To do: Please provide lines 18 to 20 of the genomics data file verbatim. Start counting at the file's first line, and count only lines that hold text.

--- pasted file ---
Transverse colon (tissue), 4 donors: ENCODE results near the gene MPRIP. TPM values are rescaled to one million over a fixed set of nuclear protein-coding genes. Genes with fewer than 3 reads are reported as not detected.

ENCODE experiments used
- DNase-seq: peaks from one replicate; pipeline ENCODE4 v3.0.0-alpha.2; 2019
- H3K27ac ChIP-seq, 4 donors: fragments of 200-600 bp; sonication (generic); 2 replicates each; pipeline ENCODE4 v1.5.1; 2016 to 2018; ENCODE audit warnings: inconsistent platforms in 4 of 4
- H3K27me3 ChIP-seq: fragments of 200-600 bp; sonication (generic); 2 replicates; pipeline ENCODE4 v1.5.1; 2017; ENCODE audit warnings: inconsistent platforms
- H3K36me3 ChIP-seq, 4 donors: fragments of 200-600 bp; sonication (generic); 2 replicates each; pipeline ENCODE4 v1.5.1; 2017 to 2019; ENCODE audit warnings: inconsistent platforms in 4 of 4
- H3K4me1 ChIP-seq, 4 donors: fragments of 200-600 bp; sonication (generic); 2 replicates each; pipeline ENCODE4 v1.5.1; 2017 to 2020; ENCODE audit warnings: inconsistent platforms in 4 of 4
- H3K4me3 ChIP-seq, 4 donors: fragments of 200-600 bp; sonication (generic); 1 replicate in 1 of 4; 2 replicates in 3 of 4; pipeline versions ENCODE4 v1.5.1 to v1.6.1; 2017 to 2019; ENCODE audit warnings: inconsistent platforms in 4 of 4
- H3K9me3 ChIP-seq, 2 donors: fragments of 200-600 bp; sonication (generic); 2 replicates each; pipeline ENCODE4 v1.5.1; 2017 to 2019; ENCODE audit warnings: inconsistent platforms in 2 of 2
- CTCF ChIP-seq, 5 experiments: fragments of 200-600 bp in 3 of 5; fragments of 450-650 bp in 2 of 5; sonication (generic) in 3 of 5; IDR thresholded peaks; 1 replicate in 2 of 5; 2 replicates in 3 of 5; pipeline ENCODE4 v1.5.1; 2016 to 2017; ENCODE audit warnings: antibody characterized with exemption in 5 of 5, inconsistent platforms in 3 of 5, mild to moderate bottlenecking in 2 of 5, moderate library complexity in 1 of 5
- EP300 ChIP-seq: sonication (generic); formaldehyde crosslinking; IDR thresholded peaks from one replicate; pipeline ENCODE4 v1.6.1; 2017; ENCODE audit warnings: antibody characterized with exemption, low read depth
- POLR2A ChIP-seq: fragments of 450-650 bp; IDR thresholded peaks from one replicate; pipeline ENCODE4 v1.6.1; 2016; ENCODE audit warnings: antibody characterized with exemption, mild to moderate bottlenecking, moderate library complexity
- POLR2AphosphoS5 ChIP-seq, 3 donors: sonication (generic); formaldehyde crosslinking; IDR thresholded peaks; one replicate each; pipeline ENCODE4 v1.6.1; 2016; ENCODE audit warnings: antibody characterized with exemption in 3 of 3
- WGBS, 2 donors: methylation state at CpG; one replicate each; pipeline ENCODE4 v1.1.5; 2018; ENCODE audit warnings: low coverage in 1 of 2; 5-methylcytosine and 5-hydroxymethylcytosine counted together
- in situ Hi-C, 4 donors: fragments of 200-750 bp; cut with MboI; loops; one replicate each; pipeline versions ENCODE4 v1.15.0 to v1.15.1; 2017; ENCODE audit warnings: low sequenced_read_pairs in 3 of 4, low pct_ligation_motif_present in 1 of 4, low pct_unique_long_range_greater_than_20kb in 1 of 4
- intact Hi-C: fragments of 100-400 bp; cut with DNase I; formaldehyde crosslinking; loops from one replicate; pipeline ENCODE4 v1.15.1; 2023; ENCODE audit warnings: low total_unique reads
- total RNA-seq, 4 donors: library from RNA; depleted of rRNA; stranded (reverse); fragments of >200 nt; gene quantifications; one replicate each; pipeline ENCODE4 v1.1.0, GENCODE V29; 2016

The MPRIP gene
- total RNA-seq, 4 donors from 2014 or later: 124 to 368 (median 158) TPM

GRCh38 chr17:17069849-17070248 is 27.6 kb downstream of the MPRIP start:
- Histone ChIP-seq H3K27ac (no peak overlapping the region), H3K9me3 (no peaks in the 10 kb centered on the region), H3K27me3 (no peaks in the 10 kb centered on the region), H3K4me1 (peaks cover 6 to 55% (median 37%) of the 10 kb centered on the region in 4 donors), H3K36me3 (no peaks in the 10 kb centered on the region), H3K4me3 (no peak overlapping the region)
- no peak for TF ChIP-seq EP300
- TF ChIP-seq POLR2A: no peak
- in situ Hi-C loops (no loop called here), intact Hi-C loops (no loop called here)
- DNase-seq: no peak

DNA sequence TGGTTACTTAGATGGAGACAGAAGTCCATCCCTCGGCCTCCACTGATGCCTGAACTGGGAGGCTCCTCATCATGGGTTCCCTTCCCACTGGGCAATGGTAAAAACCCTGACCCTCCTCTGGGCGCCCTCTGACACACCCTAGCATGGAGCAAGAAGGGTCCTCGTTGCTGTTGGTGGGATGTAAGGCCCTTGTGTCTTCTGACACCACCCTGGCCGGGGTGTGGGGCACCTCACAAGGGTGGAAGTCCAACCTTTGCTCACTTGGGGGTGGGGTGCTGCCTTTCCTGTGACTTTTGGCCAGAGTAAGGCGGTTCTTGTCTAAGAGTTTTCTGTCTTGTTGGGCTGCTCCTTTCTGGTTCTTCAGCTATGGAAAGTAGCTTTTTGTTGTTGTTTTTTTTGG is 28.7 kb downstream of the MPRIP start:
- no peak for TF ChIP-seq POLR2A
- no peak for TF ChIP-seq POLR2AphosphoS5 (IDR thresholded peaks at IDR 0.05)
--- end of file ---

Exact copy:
The MPRIP gene
- total RNA-seq, 4 donors from 2014 or later: 124 to 368 (median 158) TPM

GRCh38 chr17:17069849-17070248 is 27.6 kb downstream of the MPRIP start: